Founded in 1993 by Dr. Justin McArthur, the Johns Hopkins Medicine Cutaneous Nerve Laboratory was established to develop a better and simpler method of identifying small nerve fibers in the skin - a type of fiber frequently affected in some types of peripheral neuropathies.
A cutaneous nerve/skin biopsy is a simple, non-invasive procedure which is performed in the outpatient setting and takes approximately 10 to 15 minutes.
- First, the skin is thoroughly cleaned and a small injection of a local anesthetic to numb the skin is made.
- Then, a sample of skin is taken by a biopsy from the numb area of the skin.
- Finally, a band-aid dressing is used to cover the biopsy site.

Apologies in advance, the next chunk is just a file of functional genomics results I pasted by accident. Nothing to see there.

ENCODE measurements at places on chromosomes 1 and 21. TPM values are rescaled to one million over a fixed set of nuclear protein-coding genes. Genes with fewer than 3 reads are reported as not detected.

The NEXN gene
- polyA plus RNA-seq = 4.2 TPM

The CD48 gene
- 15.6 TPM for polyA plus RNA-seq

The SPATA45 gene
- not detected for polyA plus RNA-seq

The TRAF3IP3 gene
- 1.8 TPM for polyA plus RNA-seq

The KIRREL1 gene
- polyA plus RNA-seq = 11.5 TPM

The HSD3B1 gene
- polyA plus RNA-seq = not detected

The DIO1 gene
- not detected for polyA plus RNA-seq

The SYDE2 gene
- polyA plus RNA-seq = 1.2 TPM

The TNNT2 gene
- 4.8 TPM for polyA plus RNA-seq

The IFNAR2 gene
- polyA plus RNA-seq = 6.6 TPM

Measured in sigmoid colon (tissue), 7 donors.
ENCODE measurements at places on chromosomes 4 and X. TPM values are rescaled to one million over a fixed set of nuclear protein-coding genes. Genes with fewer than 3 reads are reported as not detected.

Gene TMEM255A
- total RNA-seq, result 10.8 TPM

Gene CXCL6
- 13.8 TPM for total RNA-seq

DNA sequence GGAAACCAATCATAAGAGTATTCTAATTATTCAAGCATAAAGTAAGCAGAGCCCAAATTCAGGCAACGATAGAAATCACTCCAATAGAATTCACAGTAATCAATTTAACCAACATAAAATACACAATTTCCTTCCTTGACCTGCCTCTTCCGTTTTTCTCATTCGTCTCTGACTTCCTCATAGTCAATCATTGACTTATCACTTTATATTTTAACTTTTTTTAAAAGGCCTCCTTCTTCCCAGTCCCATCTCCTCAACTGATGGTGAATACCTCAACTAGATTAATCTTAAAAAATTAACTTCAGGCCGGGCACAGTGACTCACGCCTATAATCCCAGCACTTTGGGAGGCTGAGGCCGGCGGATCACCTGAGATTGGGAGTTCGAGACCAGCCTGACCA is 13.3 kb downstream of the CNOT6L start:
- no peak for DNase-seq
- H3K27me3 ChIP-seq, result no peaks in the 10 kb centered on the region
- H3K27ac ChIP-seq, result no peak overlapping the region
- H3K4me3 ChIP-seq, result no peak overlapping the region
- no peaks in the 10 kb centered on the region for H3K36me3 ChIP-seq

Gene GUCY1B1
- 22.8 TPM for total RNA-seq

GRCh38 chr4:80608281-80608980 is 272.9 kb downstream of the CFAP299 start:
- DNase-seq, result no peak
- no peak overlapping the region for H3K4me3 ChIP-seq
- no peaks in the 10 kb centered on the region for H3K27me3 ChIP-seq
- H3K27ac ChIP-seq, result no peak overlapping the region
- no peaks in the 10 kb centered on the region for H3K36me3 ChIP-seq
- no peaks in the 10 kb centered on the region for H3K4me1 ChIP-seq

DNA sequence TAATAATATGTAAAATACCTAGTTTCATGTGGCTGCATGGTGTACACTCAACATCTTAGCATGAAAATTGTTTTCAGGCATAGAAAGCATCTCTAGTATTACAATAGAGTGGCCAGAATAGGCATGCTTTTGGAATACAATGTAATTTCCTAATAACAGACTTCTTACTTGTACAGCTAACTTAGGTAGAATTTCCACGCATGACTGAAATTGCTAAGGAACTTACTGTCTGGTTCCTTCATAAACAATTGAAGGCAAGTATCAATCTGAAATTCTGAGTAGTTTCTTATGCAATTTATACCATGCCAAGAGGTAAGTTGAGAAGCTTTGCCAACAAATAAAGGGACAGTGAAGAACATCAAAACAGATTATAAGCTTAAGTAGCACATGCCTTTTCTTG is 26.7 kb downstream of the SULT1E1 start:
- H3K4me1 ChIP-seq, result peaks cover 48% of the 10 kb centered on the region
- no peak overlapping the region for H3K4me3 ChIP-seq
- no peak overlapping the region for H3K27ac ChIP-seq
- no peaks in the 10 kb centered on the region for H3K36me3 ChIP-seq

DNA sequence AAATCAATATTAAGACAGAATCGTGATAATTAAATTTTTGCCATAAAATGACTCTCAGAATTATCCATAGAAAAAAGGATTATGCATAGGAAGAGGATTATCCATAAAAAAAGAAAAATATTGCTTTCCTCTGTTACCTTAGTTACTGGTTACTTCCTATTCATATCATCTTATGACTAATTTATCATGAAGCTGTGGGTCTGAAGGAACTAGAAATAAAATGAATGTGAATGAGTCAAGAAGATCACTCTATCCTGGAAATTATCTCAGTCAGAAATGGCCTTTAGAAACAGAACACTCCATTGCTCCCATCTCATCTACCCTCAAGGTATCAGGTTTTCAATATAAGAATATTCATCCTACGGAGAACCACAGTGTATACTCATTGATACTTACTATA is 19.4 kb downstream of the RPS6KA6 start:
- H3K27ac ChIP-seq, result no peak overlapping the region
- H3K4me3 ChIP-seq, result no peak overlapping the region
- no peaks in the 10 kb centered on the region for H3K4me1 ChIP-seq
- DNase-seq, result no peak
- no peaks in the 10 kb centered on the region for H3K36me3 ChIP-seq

Generally, the skin heals easily within one to two weeks. The risk of bleeding or infection is extremely low.
There are numerous benefits of the skin biopsy procedure. Skin biopsy can have immediate applications in assessing the overall health of sensory nerves on an outpatient basis and can therefore be offered as an additional diagnostic resource to clinicians. The immunohistochemical process allows for staining of single, unmesylinated nerves which are not only sensory but also autonomic. This allows an overall assessment of skin associated structures such as hair follicles, sweat glands, sebaceous glands, and arrector pili muscles.
Any area of the skin that has neuropathic symptoms can be biopsied and is therefore a candidate for analysis by immunohistochemistry. We have successfully used this technique to aid in the diagnosis and treatment of:
- Post herpetic neuralgia
- Restless leg syndrome (RLS)
- Toxic and idiopathic neuropathies
- HIV-associate and diabetic neuropathy
- Various forms of autonomic dysfunction